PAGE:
This All Helps Rand Win Re-Election

It’s a rare Sunday session for senators, and on the agenda are efforts to repeal President Barack Obama’s health care law and reviving the federal Export-Import Bank. [H-L]

Someone has taken up Justice Stephen Breyer’s invitation to challenge the constitutionality of the death penalty. [HuffPo]

It wasn’t until after Sarah Norris dropped out of high school that she found an educational program that worked for her. [C-J/AKN]

Has he stalled? It doesn’t matter. This is a push to raise his U.S. Senate profile and it’s worked. A year ago, Rand Paul, the libertarian-minded senator from Kentucky, was among the leading potential candidates in the GOP presidential race, topping at least three national polls in spring and early summer. [The Hill]

Officials from Eastern Kentucky University’s aviation degree program flew into the Ashland Regional Airport Thursday to greet students interested in earning a college degree while spending as much time in an airplane cockpit as in a college classroom. [Ashland Independent]

Republican presidential candidate Ted Cruz ripped into his party’s establishment on Friday, calling Senate Republican leader Mitch McConnell a liar during an unusual public attack on the floor of the Senate. [Reuters]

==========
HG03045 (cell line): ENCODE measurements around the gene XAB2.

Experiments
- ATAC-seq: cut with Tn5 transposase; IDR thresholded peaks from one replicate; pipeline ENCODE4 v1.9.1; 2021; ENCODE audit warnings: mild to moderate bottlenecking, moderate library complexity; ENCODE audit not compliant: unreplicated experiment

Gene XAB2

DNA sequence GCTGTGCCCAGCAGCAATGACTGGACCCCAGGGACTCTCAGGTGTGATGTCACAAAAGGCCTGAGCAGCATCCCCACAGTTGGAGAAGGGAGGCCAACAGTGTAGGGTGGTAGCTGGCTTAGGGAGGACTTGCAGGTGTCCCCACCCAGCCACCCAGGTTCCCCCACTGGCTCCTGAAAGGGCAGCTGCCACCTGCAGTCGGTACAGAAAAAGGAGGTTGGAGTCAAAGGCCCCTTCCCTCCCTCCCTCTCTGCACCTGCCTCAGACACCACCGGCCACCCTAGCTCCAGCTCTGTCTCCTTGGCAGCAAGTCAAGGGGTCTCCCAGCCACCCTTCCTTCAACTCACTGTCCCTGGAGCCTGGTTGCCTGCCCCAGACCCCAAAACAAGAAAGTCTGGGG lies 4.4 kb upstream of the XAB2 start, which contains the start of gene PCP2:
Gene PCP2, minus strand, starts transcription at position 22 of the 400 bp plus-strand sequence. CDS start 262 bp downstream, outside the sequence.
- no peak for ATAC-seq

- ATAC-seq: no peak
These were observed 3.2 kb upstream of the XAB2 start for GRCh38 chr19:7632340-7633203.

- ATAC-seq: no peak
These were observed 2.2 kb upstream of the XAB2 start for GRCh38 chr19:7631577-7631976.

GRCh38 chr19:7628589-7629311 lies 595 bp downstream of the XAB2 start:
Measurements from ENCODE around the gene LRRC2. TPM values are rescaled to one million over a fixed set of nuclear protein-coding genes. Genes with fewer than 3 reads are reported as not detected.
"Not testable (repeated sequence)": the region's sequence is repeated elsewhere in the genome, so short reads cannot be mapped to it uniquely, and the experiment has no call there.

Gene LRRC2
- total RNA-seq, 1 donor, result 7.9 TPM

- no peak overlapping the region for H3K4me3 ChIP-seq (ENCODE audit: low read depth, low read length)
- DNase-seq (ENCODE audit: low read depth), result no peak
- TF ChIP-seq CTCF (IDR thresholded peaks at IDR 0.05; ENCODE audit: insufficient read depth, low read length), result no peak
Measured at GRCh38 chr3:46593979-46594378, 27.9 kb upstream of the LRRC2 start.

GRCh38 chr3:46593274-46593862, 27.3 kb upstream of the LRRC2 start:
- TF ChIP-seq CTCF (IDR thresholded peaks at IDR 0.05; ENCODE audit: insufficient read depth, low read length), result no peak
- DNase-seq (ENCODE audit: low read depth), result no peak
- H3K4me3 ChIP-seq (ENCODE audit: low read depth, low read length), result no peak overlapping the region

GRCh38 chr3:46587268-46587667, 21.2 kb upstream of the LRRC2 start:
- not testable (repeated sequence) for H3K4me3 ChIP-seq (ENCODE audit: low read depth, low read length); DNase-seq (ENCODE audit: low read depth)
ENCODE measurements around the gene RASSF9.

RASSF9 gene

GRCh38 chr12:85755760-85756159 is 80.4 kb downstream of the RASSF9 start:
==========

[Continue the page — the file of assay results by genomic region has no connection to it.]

Matt Bevin, the Republican nominee for governor, acknowledged Thursday for the first time that switching from Kentucky’s state health exchange to a federal exchange won’t in itself affect the state’s expansion of Medicaid. [Ronnie Ellis]

Twenty-five years ago this weekend, the Americans With Disabilities Act was signed into law, officially outlawing discrimination against disabled people in employment, transportation, public accommodation, communications, and government services. [Mother Jones]

Western Kentucky school boards are the absolute worst. Glasgow Independent Schools plans to appeal an opinion from the Kentucky Office of the Attorney General that said its board of education violated the state’s open meetings law in March. [Glasgow Daily Times]

The H-2 visa program invites foreign workers to do some of the most menial labor in America. Then it leaves them at the mercy of their employers. Thousands of these workers have been abused — deprived of their fair pay, imprisoned, starved, beaten, raped, and threatened with deportation if they dare complain. And the government says it can do little to help. [BuzzFeed]

Citizens and emergency responders were only hours away from what could have been a very serious situation when last week’s storms knocked out power at the radio repeater site on Tower Road off Dry Creek Road. [The Morehead News]

You should check out these photos of Dubya and Unka Dick from September 11, 2011. Seriously, not joking, check them out. [Flickr]

A bunch of fat, racist, white guys played dress-up on Friday and showed their true colors. Kentucky’s state government should not turn its back on Confederate symbols, including the “stars and bars” battle flag and Jefferson Davis, speakers told more than a hundred people at a “Southern pride” rally outside the Capitol Friday. [John Cheves]